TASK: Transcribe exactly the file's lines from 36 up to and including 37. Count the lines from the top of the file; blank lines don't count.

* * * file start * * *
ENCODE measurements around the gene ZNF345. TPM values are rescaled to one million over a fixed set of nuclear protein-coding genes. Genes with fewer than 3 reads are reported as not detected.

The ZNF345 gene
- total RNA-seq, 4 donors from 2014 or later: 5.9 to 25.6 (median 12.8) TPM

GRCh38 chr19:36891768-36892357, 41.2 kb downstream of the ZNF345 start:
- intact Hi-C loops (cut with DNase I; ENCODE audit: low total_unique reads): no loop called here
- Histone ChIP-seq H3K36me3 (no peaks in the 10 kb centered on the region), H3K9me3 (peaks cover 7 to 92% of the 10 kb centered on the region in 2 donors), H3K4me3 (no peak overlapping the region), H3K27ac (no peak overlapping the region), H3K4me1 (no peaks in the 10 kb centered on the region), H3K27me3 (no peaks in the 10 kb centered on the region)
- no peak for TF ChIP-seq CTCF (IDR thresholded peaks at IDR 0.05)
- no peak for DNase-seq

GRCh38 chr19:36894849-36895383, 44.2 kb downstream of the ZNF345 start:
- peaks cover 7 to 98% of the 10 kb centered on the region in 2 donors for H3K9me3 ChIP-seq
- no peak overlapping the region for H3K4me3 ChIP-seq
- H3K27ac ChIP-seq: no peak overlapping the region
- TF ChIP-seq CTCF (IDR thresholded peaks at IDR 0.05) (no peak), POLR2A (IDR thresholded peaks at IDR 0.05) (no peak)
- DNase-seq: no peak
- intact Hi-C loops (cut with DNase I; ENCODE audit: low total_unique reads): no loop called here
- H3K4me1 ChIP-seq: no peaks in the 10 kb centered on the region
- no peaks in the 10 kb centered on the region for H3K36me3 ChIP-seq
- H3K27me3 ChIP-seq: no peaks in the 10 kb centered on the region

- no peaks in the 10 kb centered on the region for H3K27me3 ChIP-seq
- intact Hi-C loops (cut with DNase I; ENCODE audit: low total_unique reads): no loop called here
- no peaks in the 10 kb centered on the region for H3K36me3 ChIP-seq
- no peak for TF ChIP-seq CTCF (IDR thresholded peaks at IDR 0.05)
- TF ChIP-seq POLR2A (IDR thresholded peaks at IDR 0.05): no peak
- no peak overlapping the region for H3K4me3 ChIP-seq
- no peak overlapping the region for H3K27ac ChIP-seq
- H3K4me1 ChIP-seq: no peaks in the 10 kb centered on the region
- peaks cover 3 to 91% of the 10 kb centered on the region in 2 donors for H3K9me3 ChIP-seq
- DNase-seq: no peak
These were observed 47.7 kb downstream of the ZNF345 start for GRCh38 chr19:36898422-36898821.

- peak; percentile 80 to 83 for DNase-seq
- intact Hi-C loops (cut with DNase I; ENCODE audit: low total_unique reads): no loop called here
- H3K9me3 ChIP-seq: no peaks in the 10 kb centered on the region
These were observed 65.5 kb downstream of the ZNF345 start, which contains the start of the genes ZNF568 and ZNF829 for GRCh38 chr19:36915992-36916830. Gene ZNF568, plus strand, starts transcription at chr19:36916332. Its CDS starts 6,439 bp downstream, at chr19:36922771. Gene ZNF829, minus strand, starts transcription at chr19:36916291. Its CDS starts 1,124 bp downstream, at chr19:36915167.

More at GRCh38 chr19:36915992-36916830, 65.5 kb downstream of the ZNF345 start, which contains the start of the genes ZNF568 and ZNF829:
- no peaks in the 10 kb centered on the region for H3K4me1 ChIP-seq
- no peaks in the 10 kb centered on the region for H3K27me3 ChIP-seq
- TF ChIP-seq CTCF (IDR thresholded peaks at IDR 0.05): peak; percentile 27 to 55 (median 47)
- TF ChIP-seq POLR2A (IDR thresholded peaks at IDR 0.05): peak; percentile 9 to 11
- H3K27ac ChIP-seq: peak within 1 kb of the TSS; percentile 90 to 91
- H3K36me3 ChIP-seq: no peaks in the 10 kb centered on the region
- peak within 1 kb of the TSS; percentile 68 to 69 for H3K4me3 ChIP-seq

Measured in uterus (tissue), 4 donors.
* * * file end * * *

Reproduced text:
- no peaks in the 10 kb centered on the region for H3K27me3 ChIP-seq
- TF ChIP-seq CTCF (IDR thresholded peaks at IDR 0.05): peak; percentile 27 to 55 (median 47)